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Far-right candidate Jair Bolsonaro wins Brazil's presidential election

Bolsonaro's sudden rise has been propelled by rejection of the leftist Workers Party (PT) that ran Brazil for 13 of the last 15 years and was ousted two years ago in the midst of the country's worst recession and political graft scandal.
His leftist rival Fernando Haddad, standing in for the jailed PT founder and former Brazilian President Luiz Inacio Lula da Silva, has been trailing Bolsonaro since the first-round vote three weeks ago.
Many Brazilians are concerned that Bolsonaro, an admirer of Brazil's 1964-1985 military dictatorship and a defender of its use of torture on leftist opponents, will trample on human rights.

Former Army captain Jair Bolsonaro won Brazil' presidential election on Sunday, riding a wave of frustration over corruption and crime that brought a dramatic swing to the right in the world's fourth-largest democracy, official results show.

With 94 percent of the ballots counted, Bolsonaro had 56 percent of the votes in the run-off election against left-wing hopeful Fernando Haddad of the Workers Party (PT), who had 44 percent, according to the electoral authority TSE.

Bolsonaro's rise has been propelled by rejection of the leftist PT that ran Brazil for 13 of the last 15 years and was ousted two years ago in the midst of a deep recession and political graft scandal.

Laura Chinchilla, the former president of Costa Rica who is head of the Organization of American States' Electoral Observation Mission, said the vote had been calm and orderly across the country, which has suffered a spate of partisan violence during the campaign.

Many Brazilians are concerned that Bolsonaro, an admirer of Brazil's 1964-1985 military dictatorship and a defender of its use of torture on leftist opponents, will trample on human rights, curtail civil liberties and muzzle freedom of speech.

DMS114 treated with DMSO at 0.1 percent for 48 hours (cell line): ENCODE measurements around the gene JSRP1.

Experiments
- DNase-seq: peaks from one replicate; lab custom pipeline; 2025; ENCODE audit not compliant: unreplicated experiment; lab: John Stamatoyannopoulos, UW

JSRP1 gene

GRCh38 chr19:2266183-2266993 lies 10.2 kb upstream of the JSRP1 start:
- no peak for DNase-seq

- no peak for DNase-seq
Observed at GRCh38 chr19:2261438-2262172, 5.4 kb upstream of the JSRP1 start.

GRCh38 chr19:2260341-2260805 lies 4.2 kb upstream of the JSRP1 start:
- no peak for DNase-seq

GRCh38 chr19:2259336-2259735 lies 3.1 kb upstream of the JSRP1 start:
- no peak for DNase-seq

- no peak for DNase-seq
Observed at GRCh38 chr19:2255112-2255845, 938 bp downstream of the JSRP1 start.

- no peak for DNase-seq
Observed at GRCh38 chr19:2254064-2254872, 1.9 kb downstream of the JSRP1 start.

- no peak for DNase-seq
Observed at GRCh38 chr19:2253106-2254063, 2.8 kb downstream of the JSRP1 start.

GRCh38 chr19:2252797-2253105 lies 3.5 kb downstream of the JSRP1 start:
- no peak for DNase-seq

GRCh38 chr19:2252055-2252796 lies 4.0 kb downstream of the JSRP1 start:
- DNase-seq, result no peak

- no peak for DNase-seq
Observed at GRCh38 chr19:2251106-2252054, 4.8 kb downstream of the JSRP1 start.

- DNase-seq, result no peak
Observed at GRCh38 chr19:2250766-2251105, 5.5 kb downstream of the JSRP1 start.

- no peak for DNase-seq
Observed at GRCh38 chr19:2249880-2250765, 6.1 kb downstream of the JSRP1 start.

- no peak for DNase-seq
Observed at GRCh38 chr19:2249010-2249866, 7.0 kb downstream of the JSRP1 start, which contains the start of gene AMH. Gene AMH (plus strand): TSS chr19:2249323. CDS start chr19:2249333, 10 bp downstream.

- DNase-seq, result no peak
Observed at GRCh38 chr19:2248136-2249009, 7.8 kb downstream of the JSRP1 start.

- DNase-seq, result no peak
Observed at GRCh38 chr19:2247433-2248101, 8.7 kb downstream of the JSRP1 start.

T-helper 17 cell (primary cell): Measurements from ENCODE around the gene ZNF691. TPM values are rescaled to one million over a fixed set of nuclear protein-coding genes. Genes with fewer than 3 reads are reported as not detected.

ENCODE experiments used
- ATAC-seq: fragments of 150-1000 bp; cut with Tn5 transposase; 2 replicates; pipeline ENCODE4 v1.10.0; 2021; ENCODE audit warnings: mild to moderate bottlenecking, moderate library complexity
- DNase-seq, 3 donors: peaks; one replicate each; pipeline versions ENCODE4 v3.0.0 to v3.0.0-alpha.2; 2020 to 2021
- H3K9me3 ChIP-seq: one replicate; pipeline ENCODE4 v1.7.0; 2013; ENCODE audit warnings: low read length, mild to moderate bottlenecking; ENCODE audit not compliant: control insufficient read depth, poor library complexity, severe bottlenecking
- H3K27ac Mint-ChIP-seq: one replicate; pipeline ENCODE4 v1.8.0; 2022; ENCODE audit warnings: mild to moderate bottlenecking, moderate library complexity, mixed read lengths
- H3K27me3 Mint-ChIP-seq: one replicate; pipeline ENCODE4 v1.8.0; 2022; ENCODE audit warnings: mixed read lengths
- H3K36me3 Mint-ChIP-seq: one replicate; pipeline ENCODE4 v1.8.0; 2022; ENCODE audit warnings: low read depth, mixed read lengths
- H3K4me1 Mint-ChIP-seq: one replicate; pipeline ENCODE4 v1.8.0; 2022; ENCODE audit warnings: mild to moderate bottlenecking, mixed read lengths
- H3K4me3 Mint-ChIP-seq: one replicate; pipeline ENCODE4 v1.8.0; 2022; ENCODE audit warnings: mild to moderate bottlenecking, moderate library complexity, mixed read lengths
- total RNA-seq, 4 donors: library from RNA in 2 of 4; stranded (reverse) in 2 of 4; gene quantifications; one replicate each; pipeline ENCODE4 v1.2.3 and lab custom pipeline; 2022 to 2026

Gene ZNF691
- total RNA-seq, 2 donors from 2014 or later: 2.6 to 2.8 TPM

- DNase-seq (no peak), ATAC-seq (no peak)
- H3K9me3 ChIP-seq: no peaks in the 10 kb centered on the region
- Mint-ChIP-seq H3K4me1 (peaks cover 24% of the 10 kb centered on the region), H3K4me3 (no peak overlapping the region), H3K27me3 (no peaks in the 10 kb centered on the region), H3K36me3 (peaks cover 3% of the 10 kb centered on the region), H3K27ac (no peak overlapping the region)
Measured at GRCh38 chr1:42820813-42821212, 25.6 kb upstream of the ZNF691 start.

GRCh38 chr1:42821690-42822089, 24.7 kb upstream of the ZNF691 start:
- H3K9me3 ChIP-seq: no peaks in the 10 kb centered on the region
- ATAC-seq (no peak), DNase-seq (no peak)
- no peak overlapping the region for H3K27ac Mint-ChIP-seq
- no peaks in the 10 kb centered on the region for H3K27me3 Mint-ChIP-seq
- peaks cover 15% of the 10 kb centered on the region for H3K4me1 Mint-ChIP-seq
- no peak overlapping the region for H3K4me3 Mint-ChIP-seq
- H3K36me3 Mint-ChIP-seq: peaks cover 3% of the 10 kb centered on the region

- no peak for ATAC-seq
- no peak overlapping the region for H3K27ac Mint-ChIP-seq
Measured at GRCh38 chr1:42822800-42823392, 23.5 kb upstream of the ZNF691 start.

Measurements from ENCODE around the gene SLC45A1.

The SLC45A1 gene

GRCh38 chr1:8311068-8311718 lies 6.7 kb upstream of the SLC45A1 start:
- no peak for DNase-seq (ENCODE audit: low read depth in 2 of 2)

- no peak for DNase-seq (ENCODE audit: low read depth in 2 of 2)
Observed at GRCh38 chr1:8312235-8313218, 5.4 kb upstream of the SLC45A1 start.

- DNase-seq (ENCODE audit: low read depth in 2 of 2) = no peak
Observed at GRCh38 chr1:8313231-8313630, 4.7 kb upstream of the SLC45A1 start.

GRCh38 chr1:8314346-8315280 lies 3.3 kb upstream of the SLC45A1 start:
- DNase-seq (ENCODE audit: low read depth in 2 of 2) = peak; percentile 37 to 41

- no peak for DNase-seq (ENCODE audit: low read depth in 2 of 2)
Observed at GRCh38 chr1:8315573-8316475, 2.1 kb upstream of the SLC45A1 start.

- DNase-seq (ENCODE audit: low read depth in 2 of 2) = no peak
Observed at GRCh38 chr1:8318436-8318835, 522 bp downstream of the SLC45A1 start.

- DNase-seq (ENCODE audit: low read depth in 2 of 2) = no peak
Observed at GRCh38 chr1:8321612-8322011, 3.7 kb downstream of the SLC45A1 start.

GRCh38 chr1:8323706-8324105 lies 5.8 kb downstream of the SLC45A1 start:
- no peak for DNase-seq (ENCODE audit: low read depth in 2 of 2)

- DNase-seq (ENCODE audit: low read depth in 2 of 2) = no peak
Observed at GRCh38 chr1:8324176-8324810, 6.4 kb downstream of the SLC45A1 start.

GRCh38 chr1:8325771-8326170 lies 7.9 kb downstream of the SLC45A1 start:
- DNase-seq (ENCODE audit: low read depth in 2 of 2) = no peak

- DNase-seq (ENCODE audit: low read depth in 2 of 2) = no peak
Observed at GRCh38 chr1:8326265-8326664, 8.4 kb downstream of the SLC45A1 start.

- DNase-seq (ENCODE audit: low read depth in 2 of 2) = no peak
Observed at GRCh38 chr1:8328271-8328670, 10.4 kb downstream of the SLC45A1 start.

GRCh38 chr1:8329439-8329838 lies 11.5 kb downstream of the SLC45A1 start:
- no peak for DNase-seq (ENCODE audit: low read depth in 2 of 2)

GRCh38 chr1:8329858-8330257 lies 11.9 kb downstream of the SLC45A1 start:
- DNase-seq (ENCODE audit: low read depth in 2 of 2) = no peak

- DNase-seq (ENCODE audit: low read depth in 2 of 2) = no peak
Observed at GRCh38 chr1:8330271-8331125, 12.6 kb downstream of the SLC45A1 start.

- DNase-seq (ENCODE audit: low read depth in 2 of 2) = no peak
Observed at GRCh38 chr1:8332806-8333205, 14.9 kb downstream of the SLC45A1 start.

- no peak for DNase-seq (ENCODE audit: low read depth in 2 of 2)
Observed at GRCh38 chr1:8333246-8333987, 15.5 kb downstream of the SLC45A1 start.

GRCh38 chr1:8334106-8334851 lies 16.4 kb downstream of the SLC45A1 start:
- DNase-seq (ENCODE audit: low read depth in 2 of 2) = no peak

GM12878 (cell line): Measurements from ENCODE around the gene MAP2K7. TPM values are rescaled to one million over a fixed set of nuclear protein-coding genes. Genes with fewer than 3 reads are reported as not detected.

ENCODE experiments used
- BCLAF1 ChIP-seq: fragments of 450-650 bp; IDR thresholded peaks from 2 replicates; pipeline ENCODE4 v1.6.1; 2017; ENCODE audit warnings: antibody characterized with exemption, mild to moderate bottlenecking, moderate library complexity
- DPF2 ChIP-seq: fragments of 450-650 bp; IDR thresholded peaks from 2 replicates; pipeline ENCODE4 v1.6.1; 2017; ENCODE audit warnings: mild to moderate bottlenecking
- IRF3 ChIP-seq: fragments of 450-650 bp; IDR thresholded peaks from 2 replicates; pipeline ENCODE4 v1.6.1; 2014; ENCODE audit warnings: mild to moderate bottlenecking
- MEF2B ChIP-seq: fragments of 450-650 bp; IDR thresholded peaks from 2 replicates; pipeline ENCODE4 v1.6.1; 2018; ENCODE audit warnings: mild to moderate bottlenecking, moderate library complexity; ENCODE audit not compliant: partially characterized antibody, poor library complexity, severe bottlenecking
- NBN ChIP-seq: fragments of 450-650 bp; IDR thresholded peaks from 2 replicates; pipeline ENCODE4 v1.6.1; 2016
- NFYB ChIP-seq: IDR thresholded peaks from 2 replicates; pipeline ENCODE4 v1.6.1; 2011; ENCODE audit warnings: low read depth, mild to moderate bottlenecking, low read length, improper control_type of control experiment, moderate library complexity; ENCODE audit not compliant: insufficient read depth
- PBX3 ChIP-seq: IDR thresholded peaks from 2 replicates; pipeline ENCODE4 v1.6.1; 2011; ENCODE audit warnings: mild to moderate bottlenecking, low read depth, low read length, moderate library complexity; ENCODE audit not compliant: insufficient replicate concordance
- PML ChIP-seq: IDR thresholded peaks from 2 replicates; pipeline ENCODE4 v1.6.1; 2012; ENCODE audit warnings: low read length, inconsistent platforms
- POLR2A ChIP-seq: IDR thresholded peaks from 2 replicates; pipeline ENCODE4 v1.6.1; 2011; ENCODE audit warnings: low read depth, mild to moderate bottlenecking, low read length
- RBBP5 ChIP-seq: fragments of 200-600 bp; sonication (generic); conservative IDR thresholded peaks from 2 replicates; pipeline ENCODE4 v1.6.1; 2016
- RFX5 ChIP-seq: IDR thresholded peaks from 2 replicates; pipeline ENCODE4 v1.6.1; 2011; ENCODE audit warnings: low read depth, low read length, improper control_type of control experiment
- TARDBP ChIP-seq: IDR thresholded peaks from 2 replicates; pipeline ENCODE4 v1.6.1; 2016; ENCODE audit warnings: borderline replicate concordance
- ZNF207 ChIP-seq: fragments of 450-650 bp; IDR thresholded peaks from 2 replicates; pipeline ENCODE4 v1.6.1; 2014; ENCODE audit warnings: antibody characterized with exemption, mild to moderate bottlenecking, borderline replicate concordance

The 63-year-old seven-term congressman has vowed to crack down on crime in Brazil's cities and farm belt by granting police more autonomy to shoot at criminals. He also wants to let more Brazilians buy weapons to fight crime.

His leftist rival Haddad, standing in for the jailed PT founder and former Brazilian President Luiz Inacio Lula da Silva, had been trailing Bolsonaro since the first-round vote three weeks ago.

The last round of opinion surveys on Saturday had showed Haddad narrowing a wide polling gap. Endorsements from leading legal figures in Brazil's unprecedented fight against political corruption also raised hopes among Haddad supporters that he could pull off what would be a stunning upset.

Haddad had reduced Bolsonaro's lead from 12 to 8 percentage points in five days, according to the Ibope polling firm that gave him 46 percent of voter support compared with Bolsonaro's 54 percent. A Datafolha poll also released late Saturday showed Bolsonaro had 55 percent and Haddad 45 percent.

While Haddad had gained traction in the polls, he failed to win the key endorsement of center-left former candidate Ciro Gomes, a former governor of CearĂ¡ state in the northeast, which would have given him a big lift in Brazil's poorest region.

University student Daniel Castro Correa de Souza, who voted for Gomes in the first round, opted for Haddad on Sunday in an effort to stop Bolsonaro.

"Bolsonaro represents a rupture in democracy, a threat to democracy, because he has authoritarian thoughts. I can't agree with that," said 21-year-old Souza, after casting his vote in Brasilia.

This story is developing. Please check back for updates.
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